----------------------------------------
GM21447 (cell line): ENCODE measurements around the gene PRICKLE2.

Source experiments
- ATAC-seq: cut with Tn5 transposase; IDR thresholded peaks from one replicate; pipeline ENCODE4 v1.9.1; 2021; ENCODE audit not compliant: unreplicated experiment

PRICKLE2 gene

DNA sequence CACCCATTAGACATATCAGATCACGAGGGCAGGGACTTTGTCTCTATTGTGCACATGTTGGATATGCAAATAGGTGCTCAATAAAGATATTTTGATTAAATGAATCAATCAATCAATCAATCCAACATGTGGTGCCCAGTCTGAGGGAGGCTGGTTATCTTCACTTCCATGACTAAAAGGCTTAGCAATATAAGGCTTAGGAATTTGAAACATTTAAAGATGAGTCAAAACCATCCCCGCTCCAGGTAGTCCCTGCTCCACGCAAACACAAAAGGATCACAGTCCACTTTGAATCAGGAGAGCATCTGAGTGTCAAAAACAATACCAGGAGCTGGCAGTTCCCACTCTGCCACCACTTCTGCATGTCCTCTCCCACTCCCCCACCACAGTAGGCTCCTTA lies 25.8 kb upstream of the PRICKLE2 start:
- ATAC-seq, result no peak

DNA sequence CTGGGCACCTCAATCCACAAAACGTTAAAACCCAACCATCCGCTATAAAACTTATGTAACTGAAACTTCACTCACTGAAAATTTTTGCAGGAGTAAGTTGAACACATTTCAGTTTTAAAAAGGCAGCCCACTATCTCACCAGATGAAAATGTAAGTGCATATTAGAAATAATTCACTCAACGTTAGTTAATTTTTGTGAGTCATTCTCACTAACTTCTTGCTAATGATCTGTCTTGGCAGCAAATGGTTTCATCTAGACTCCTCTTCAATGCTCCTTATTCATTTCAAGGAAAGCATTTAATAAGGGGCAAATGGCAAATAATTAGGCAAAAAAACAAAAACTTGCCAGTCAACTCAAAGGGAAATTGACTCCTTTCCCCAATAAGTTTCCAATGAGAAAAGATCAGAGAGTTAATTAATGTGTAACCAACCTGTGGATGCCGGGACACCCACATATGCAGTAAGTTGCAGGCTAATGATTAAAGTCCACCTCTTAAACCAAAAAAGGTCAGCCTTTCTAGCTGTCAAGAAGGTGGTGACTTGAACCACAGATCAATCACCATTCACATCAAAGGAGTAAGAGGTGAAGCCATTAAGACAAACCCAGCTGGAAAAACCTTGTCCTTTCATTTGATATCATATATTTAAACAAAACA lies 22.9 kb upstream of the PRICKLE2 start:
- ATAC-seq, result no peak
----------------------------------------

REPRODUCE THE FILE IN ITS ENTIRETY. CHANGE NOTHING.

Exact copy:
GM21447 (cell line): ENCODE measurements around the gene PRICKLE2.

Source experiments
- ATAC-seq: cut with Tn5 transposase; IDR thresholded peaks from one replicate; pipeline ENCODE4 v1.9.1; 2021; ENCODE audit not compliant: unreplicated experiment

PRICKLE2 gene

DNA sequence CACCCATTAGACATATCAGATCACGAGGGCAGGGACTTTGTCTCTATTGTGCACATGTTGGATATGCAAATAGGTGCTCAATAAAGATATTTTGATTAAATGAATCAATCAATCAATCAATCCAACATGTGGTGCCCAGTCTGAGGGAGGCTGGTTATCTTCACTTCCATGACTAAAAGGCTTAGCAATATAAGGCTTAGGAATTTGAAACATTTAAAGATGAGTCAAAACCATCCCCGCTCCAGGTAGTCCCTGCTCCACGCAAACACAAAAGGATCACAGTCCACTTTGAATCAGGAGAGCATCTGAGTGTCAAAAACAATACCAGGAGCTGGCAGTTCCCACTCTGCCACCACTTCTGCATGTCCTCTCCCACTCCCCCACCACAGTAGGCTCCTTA lies 25.8 kb upstream of the PRICKLE2 start:
- ATAC-seq, result no peak

DNA sequence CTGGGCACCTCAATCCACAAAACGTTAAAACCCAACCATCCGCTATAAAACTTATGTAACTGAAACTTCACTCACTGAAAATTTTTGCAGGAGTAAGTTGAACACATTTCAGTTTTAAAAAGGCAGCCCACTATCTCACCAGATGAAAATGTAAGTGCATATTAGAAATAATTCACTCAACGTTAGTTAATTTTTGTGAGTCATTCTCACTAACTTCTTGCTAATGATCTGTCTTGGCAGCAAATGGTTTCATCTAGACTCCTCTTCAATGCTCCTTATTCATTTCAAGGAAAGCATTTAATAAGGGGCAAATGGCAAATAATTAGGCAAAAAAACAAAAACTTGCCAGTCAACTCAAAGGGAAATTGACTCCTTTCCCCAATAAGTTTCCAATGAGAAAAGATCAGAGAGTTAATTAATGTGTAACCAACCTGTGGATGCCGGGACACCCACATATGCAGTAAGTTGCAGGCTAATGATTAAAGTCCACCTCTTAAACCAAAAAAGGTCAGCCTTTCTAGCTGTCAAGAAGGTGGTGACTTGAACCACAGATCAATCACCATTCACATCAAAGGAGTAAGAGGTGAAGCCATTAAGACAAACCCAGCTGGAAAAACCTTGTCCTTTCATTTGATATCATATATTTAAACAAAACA lies 22.9 kb upstream of the PRICKLE2 start:
- ATAC-seq, result no peak